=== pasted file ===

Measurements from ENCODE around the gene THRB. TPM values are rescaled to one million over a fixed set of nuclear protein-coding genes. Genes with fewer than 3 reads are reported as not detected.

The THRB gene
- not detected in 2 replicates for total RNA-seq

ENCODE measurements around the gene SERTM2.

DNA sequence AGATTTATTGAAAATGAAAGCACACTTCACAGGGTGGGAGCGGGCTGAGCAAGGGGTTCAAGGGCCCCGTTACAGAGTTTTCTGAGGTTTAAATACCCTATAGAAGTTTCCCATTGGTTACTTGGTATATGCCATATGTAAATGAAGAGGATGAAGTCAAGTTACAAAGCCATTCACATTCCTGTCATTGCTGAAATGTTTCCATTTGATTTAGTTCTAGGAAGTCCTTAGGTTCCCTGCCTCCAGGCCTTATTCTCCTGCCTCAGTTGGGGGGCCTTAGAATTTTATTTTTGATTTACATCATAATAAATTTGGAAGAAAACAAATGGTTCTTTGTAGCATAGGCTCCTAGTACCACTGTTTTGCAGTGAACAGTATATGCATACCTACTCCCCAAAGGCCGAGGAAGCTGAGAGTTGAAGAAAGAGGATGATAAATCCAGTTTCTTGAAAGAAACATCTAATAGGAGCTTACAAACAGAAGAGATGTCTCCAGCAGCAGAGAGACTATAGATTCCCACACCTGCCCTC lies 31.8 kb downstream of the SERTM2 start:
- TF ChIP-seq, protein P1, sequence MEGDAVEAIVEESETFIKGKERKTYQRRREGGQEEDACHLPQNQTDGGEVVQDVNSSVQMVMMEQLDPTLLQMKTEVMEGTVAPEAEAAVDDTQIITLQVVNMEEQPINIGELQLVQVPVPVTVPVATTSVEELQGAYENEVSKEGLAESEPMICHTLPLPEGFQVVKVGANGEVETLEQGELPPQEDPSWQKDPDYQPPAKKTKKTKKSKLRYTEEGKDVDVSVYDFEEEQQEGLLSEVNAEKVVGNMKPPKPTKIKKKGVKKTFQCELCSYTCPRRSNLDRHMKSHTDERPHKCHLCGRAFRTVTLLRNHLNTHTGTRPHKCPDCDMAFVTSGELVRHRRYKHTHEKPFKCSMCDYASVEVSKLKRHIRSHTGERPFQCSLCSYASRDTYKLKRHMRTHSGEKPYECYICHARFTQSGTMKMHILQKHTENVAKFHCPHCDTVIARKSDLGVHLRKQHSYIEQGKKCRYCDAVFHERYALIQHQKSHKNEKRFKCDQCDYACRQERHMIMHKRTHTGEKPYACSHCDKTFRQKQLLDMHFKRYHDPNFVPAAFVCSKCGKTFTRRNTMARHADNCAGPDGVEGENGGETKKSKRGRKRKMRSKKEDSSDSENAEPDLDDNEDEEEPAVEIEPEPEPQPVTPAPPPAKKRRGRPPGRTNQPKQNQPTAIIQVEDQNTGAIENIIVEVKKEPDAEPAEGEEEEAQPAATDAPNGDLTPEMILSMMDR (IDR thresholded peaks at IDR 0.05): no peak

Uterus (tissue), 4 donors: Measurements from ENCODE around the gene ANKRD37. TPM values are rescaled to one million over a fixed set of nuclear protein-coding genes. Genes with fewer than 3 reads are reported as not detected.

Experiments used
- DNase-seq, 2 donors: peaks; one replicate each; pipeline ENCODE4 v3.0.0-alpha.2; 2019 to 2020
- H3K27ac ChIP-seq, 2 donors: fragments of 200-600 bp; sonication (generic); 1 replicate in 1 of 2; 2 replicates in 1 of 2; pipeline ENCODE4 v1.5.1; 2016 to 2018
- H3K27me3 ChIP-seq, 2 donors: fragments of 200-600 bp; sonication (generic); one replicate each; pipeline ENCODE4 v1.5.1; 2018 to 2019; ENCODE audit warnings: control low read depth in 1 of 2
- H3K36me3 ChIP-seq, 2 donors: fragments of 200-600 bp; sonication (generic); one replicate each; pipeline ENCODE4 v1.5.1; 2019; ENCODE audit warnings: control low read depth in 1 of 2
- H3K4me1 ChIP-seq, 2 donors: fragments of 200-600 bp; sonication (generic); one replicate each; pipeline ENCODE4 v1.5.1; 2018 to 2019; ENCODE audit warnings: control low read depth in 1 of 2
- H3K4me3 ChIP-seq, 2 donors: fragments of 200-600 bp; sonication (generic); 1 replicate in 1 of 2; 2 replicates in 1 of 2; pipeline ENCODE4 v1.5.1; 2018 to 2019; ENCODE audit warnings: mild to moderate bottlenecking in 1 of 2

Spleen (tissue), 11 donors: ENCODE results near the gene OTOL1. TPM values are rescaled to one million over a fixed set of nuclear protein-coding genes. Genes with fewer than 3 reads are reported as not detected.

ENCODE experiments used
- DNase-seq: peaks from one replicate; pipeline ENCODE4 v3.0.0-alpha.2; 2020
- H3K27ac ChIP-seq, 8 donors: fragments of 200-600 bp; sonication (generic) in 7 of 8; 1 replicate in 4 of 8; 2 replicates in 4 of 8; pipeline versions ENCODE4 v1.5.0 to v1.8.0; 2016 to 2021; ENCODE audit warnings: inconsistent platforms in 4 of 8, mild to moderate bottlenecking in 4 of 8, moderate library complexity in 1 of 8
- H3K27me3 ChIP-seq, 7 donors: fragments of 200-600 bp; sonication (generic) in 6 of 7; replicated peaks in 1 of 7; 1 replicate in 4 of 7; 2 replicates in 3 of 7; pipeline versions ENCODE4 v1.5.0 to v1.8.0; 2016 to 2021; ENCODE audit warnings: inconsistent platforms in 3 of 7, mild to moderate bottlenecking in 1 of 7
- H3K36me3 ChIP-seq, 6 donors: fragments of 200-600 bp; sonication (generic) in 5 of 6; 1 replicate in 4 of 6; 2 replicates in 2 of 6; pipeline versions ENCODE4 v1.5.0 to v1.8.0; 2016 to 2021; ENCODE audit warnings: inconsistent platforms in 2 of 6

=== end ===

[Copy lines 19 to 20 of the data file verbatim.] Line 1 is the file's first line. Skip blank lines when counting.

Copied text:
- H3K27me3 ChIP-seq, 7 donors: fragments of 200-600 bp; sonication (generic) in 6 of 7; replicated peaks in 1 of 7; 1 replicate in 4 of 7; 2 replicates in 3 of 7; pipeline versions ENCODE4 v1.5.0 to v1.8.0; 2016 to 2021; ENCODE audit warnings: inconsistent platforms in 3 of 7, mild to moderate bottlenecking in 1 of 7
- H3K36me3 ChIP-seq, 6 donors: fragments of 200-600 bp; sonication (generic) in 5 of 6; 1 replicate in 4 of 6; 2 replicates in 2 of 6; pipeline versions ENCODE4 v1.5.0 to v1.8.0; 2016 to 2021; ENCODE audit warnings: inconsistent platforms in 2 of 6